“Ours is a language that makes up in obscurity what it lacks in style..” – Rosencrantz and Guildenstern are Dead
George Orwell agreed that English is a language for obfuscating prose:
“The writer either has a meaning and cannot express it, or he inadvertently says something else, or he is almost indifferent as to whether his words mean anything or not. This mixture of vagueness and sheer incompetence is the most marked characteristic of modern English prose, and especially of any kind of political writing. As soon as certain topics are raised, the concrete melts into the abstract and no one seems able to think of turns of speech that are not hackneyed: prose consists less and less of WORDS chosen for the sake of their meaning, and more and more of PHRASES tacked together like the sections of a prefabricated hen-house.”
Passive voice and rambling arguments that tack received phrases together into awkward experiments in rhetoric are definitely recurring problems for my blog. I enjoy probing abstract themes in my writing, but the results are often vague and convoluted.
Socially constructed ambiguity about which misunderstandings are real (cognitive distortions) and which are self-serving (cognitive biases) is a hallmark of politeness and political correctness in conversation and writing, respectively. Vagueness is habitual, and intrudes on private formulations of one’s thoughts even when social pressure is not at hand.
The pressure to keep secrets and smooth over differences is intense in everyday life. It is at its most pronounced in close personal relationships, where high emotion is always at stake and the trivial is elevated to immediate significance. Here a badly executed gesture of warmth can give pause to deep bonds of trust, and all conversation takes on symbolic value in the constant project of reinforcing informal socioeconomic ties with social glue.
Hence in our relating and identity-forming projects, we are astute revisionists, always looking for the right way to put things, never the bare truth. Even a secret disclosed is a project in the theatricality of revelation, not a matter-of-fact announcement. Facts barely enter into the choice of timing for such a move.
The rules of composition are closely knit with the rules of rhetoric, and reflective writing can hardly be rid of the tricks to rationalizing that are so ingrained in our social behavior as verbal animals:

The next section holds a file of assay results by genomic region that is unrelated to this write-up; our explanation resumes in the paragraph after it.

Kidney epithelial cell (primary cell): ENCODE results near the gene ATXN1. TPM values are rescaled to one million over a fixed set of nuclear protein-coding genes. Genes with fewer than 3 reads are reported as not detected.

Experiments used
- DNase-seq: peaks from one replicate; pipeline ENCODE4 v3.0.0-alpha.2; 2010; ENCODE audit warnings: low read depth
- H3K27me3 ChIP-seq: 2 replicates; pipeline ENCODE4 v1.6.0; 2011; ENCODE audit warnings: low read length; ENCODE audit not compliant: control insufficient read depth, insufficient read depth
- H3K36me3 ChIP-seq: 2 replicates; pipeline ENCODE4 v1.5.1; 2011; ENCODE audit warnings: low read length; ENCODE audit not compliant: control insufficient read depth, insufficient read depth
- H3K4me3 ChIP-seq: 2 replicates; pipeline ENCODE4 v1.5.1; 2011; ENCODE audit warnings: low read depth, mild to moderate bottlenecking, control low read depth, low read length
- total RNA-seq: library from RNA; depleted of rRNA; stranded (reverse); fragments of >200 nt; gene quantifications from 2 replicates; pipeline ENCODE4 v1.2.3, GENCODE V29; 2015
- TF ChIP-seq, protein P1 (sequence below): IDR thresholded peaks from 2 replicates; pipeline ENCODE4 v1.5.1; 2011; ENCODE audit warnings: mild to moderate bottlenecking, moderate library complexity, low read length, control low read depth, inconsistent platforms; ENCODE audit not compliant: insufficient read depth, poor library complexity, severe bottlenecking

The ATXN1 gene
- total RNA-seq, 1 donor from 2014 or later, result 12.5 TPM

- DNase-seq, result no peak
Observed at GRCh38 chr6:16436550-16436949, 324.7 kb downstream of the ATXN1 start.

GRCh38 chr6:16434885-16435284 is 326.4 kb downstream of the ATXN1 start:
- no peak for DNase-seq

- Euphemistic language
- Advantageous comparison (minimizing the harm from a morally compromising choice by proposing that it averts a worse outcome that would be an unintended consequence of what would otherwise be a morally preferable choice)
- Distorting the consequences of the action
- Displacement of responsibility (scapegoating)
- Diffusion of responsibility (to a team, an institution, or a profession’s imperfection, or even the structure of the service provision system)
- Victim blaming (e.g., you should’ve taken better care of yourself to avoid vulnerability to this harm, otherwise the complications from the harm-causing error would not have been as severe)
- Fragmentation (compensating for a morally reprehensible choice in one situation with morally upright behavior in another situation, either by figuring a few harm causing errors are outweighed by a career helping people successfully, or outside the helping professions, giving a portion of the fruits of corruption to charity or at least taking assiduous care of the welfare of one’s family)
Passive voice is rhetorically charged with avoidant intent as well. Re-describing wrongs to escape blame often entails using language that implies something bad “happened” without the involvement of human agency in compromising social norms.
It is utterly normal for helping professionals charged with care work or “love labors” to protect themselves with passive voice and rationalizations from anyone who would second-guess their performance. In the informal economy of care-giving relations, the same strategies come very naturally.